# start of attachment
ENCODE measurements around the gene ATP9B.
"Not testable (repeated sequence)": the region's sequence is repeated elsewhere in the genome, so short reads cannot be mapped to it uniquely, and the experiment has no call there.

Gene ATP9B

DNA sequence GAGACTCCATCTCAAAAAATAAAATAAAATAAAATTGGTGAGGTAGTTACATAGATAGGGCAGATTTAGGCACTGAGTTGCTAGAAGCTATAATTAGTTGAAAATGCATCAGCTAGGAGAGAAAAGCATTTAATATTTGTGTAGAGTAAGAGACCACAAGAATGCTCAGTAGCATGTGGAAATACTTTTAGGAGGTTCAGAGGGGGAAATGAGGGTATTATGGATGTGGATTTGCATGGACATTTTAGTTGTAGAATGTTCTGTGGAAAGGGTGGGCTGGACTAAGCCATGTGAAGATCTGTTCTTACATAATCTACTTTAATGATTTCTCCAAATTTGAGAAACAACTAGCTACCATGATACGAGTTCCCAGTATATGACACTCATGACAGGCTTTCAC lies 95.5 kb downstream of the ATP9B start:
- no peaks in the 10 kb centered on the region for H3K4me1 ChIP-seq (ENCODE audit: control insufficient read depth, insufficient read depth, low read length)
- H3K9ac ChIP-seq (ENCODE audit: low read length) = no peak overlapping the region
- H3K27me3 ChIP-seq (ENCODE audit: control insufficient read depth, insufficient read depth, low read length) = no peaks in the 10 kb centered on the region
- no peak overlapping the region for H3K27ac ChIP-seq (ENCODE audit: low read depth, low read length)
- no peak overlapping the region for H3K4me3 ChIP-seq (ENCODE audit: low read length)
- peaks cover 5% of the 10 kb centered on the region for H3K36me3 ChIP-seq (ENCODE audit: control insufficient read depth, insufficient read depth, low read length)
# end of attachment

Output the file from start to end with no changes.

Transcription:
ENCODE measurements around the gene ATP9B.
"Not testable (repeated sequence)": the region's sequence is repeated elsewhere in the genome, so short reads cannot be mapped to it uniquely, and the experiment has no call there.

Gene ATP9B

DNA sequence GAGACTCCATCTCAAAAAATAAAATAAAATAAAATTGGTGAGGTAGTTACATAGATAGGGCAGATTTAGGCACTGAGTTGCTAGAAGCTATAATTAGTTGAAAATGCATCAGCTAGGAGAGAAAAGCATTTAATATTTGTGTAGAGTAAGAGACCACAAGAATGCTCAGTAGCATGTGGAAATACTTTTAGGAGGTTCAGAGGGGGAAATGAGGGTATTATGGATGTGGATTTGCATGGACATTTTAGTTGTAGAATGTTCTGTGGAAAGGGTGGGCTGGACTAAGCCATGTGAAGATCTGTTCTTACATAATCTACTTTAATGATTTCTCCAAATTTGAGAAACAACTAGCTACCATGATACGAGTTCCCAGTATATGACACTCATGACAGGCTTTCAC lies 95.5 kb downstream of the ATP9B start:
- no peaks in the 10 kb centered on the region for H3K4me1 ChIP-seq (ENCODE audit: control insufficient read depth, insufficient read depth, low read length)
- H3K9ac ChIP-seq (ENCODE audit: low read length) = no peak overlapping the region
- H3K27me3 ChIP-seq (ENCODE audit: control insufficient read depth, insufficient read depth, low read length) = no peaks in the 10 kb centered on the region
- no peak overlapping the region for H3K27ac ChIP-seq (ENCODE audit: low read depth, low read length)
- no peak overlapping the region for H3K4me3 ChIP-seq (ENCODE audit: low read length)
- peaks cover 5% of the 10 kb centered on the region for H3K36me3 ChIP-seq (ENCODE audit: control insufficient read depth, insufficient read depth, low read length)